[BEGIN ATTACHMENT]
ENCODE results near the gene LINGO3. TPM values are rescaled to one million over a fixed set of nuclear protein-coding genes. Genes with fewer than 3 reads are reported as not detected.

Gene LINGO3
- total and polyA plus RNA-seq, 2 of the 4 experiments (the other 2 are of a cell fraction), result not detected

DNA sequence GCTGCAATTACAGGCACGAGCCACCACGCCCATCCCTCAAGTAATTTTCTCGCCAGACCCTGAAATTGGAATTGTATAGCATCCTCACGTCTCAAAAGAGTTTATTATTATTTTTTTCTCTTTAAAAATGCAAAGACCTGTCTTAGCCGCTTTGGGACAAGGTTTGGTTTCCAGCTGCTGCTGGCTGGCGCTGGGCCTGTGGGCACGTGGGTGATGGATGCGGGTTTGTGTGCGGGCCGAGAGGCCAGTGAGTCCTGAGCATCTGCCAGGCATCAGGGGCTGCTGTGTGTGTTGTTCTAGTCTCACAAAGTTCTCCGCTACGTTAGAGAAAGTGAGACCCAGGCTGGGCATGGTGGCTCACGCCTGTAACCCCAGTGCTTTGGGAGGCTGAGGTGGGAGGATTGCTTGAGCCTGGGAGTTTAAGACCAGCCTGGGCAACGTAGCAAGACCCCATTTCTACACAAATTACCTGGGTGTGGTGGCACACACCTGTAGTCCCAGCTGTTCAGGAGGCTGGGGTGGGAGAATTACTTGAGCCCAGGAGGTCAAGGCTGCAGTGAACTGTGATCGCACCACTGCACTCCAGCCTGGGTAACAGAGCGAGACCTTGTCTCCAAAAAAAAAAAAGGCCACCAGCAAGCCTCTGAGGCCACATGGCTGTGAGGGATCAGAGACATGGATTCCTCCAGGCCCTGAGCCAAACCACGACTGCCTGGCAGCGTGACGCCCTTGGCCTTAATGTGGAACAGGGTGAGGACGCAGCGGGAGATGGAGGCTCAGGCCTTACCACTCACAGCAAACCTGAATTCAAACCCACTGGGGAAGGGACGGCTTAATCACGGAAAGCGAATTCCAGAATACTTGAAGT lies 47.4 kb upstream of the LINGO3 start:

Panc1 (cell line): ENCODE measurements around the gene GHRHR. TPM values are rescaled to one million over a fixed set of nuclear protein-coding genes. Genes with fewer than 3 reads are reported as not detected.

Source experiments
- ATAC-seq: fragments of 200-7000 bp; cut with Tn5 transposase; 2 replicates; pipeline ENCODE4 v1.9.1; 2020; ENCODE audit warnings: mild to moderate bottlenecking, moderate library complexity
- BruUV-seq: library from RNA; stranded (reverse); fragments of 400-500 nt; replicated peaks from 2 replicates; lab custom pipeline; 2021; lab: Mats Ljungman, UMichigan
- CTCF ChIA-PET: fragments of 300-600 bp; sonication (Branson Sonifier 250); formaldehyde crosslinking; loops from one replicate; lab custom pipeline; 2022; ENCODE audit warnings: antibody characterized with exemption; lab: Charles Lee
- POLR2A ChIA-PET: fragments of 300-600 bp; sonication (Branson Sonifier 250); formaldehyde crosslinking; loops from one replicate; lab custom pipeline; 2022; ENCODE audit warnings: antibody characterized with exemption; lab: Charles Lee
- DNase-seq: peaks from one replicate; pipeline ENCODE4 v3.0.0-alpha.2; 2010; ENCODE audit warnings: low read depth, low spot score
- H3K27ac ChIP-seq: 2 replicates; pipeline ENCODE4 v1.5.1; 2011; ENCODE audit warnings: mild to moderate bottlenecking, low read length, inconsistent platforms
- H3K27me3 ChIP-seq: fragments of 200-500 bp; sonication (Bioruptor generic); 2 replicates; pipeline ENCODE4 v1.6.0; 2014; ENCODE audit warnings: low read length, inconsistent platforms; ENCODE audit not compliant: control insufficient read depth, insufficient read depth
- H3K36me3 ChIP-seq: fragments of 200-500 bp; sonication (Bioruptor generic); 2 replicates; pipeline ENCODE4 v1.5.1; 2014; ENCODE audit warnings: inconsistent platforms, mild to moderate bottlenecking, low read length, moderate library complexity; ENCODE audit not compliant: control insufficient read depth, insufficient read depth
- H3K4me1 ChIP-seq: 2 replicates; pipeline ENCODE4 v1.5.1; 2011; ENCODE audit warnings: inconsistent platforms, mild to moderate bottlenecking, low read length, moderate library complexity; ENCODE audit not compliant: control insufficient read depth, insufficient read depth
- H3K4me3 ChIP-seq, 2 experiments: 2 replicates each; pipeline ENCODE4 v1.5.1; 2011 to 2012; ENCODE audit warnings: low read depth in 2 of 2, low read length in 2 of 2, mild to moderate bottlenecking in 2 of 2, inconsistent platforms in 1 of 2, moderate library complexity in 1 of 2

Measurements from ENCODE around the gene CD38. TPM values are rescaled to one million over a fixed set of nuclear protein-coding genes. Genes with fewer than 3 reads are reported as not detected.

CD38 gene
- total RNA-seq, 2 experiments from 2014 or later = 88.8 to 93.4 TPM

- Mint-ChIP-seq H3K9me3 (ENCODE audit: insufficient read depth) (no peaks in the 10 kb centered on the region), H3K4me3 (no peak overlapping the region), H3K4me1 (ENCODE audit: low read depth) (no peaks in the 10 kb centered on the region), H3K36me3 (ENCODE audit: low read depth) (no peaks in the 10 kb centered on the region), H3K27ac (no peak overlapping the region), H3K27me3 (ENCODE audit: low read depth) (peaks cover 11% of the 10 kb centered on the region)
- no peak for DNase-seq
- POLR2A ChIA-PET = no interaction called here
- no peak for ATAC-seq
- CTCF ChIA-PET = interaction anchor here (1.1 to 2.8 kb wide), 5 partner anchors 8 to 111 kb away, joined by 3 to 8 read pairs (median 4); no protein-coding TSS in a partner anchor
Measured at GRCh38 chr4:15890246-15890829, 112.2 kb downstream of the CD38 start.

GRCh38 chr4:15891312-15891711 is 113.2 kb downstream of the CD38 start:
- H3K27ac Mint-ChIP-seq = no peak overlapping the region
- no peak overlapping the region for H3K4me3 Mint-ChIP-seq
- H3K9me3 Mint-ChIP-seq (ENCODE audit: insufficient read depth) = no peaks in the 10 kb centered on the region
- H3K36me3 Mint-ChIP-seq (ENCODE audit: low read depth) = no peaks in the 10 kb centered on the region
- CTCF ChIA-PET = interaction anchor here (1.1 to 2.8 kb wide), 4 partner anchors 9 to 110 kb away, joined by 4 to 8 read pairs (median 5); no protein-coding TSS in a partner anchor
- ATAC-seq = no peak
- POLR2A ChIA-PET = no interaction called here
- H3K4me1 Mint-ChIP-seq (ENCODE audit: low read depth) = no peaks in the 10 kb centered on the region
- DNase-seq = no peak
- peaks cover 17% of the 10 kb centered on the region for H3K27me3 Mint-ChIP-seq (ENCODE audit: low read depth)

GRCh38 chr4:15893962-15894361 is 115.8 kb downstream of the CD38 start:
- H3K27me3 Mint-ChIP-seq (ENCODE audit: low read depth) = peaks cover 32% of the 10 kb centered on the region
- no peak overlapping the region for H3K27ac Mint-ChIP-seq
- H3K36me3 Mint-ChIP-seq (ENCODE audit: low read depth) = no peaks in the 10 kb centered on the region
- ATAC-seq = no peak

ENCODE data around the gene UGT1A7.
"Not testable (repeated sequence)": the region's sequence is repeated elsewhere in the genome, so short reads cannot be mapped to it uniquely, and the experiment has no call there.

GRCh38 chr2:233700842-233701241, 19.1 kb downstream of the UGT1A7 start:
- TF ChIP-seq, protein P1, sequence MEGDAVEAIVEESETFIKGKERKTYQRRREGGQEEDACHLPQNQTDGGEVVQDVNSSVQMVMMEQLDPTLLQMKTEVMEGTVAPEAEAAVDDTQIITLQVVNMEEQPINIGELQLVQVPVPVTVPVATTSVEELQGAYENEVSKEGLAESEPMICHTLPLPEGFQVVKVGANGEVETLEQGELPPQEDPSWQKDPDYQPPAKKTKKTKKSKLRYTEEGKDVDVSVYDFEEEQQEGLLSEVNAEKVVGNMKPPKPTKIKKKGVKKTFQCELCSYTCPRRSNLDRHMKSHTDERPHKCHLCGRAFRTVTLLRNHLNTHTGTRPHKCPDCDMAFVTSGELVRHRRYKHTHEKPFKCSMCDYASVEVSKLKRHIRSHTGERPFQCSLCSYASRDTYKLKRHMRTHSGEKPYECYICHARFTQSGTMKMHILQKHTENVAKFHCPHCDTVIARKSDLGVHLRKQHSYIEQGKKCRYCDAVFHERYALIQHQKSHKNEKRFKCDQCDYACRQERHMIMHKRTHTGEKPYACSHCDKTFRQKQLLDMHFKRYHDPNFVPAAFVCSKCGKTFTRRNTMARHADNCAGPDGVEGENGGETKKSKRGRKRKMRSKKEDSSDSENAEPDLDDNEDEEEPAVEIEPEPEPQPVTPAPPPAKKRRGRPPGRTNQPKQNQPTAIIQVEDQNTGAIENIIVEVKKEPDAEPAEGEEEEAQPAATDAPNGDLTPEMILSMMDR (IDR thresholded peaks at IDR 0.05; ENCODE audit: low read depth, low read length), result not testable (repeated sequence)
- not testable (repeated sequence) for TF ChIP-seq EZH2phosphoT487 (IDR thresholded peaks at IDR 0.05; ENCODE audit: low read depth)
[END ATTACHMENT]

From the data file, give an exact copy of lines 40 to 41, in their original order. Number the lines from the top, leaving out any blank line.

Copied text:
- H3K36me3 Mint-ChIP-seq (ENCODE audit: low read depth) = no peaks in the 10 kb centered on the region
- ATAC-seq = no peak